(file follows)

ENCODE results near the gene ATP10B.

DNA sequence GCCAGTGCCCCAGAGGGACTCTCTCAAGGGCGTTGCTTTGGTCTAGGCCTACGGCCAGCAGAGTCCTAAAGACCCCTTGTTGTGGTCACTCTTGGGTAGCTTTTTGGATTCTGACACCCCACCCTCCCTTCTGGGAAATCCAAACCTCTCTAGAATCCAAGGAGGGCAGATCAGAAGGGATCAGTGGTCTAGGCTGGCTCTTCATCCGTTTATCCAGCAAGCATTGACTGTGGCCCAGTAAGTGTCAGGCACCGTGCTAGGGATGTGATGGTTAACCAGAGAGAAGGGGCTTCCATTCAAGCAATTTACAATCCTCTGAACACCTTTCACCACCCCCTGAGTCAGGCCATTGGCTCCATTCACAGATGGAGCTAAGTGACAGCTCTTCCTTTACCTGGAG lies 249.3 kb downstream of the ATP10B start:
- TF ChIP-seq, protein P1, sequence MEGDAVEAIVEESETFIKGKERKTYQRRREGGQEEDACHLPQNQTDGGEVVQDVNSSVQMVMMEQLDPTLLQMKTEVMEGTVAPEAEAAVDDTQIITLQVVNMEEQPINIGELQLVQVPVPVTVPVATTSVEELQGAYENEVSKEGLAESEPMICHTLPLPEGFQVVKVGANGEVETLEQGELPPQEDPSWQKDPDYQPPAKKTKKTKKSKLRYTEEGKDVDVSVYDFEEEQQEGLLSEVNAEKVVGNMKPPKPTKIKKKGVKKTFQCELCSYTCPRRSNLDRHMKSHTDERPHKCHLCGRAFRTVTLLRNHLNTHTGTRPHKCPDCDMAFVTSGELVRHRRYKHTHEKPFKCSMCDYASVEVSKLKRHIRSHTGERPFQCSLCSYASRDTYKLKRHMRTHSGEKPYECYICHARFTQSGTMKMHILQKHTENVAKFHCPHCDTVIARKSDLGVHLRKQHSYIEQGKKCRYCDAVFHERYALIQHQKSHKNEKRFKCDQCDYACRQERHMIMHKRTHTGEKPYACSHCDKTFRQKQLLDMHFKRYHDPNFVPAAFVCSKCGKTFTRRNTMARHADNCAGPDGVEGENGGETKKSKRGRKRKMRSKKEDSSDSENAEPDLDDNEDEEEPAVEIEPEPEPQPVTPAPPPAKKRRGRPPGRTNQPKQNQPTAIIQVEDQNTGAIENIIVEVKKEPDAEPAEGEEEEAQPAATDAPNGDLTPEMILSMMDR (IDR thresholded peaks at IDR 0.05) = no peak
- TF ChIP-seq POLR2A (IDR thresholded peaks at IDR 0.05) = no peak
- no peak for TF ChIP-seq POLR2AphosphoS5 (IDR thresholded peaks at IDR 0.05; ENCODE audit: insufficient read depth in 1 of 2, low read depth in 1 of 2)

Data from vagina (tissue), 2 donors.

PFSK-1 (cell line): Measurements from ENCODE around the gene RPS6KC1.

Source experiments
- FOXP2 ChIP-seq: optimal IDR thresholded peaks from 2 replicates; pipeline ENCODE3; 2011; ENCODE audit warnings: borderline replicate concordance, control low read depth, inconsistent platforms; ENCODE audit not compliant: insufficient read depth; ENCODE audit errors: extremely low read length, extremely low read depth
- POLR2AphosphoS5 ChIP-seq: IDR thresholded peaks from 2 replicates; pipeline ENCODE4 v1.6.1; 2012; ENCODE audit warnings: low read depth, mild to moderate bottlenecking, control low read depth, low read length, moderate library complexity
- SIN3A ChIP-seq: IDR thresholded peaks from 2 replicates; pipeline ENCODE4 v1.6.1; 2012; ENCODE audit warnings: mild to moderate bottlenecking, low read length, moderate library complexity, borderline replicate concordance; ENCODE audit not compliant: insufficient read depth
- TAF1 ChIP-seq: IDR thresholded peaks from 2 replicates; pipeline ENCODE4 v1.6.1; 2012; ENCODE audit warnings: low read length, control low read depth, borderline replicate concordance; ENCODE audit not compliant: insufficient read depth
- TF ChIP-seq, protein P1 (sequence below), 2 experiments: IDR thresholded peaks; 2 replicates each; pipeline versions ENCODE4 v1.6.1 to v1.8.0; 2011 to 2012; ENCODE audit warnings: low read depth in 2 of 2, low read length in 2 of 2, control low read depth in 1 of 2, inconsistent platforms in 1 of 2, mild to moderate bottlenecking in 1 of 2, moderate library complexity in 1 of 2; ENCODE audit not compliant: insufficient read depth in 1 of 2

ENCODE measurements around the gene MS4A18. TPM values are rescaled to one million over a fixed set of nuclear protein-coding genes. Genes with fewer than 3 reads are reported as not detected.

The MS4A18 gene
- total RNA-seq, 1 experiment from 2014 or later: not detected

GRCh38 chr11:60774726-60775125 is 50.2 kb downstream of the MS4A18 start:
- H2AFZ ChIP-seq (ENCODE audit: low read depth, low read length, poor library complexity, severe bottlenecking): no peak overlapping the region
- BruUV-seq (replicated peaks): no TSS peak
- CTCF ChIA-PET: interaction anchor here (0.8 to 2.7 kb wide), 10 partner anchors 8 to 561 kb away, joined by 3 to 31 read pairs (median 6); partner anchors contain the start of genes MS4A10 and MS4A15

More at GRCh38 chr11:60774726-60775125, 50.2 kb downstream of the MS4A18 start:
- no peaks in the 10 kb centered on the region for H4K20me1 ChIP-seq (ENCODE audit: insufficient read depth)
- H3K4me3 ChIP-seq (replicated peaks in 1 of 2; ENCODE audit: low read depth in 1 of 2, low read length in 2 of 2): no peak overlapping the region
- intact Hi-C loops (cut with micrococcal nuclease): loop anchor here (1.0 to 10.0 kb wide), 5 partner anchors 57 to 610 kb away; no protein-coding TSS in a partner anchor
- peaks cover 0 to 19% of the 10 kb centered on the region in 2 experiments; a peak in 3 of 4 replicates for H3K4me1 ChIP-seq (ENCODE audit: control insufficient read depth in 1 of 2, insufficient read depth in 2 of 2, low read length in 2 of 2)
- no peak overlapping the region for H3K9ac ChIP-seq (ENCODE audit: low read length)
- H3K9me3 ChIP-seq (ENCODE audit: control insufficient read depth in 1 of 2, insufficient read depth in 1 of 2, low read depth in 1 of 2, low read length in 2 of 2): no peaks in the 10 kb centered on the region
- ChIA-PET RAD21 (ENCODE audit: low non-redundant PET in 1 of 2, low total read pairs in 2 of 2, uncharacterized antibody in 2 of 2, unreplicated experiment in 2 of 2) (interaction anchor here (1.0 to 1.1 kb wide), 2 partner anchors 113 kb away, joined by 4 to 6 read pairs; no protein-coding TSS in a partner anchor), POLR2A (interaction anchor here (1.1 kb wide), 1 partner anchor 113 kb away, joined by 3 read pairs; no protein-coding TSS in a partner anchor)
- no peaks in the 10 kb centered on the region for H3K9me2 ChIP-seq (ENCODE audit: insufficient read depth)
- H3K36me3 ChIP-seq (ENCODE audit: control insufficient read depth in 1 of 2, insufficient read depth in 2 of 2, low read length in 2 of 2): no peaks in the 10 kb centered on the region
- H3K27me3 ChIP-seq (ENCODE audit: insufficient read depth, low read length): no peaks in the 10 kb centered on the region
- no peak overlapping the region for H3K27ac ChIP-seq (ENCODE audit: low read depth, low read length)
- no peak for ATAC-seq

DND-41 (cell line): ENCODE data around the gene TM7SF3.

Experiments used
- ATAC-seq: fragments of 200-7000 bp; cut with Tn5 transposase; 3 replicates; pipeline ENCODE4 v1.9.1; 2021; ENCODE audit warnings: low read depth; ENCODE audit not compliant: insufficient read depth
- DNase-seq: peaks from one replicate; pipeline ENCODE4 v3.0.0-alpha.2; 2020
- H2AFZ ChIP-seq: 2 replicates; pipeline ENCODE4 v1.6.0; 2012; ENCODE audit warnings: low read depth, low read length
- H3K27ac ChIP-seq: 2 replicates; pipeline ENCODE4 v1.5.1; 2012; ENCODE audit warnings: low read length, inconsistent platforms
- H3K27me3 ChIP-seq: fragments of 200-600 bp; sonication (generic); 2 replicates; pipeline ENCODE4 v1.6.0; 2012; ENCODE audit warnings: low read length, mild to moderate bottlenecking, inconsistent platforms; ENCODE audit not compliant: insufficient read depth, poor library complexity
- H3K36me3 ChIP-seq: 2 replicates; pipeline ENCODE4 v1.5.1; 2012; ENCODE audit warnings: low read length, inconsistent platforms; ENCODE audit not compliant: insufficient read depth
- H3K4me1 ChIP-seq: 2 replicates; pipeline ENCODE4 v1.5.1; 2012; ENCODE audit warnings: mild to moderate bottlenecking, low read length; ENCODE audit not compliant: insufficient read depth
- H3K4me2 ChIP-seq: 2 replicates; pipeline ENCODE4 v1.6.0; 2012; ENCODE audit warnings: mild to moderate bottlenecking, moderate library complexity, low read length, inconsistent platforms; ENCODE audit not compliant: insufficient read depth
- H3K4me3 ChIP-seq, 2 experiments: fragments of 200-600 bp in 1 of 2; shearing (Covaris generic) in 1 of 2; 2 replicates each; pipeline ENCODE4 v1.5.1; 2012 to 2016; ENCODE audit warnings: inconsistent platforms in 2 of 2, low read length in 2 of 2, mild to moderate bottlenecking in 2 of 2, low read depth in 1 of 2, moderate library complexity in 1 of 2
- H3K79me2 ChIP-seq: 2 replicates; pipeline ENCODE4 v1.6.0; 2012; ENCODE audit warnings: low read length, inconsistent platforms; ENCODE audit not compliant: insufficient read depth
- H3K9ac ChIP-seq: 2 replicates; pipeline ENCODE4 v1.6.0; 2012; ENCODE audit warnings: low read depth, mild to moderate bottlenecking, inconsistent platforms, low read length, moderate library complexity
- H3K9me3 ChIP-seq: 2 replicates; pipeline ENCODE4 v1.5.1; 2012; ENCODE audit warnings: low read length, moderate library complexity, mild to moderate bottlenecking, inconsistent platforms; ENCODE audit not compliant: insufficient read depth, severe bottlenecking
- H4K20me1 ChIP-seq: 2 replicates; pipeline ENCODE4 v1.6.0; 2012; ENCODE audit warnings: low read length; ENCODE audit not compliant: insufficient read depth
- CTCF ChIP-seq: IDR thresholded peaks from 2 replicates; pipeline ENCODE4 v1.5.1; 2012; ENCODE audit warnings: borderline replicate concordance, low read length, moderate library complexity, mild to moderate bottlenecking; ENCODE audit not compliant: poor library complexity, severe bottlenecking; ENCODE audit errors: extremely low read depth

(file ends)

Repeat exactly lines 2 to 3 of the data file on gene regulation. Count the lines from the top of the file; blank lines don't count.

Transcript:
DNA sequence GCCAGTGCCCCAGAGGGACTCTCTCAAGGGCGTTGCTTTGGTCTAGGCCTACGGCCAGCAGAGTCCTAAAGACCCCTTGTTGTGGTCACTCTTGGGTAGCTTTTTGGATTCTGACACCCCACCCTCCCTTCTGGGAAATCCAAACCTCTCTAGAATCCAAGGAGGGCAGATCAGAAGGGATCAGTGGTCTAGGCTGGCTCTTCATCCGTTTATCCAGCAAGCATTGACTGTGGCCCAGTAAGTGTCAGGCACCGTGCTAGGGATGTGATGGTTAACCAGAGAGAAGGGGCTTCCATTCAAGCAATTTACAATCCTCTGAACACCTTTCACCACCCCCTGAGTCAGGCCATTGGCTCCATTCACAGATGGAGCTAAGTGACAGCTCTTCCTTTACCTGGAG lies 249.3 kb downstream of the ATP10B start:
- TF ChIP-seq, protein P1, sequence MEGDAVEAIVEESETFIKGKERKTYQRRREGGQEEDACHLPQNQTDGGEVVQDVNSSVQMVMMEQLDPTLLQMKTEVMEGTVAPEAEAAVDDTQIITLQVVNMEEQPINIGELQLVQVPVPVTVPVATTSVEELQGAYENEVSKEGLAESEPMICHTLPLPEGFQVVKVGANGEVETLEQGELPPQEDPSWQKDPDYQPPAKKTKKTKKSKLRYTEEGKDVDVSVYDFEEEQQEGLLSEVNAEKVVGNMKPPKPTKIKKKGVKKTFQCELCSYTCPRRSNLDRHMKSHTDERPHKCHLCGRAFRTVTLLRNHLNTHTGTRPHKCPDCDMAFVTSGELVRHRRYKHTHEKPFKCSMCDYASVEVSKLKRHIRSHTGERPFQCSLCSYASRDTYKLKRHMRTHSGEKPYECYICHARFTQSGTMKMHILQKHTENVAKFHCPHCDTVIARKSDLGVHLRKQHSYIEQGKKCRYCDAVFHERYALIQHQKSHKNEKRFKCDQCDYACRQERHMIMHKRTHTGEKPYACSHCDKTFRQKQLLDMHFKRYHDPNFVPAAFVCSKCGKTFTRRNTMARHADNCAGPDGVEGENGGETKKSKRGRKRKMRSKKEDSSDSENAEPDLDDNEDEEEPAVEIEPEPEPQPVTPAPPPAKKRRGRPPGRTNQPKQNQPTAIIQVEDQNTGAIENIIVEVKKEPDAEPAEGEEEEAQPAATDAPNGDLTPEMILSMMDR (IDR thresholded peaks at IDR 0.05) = no peak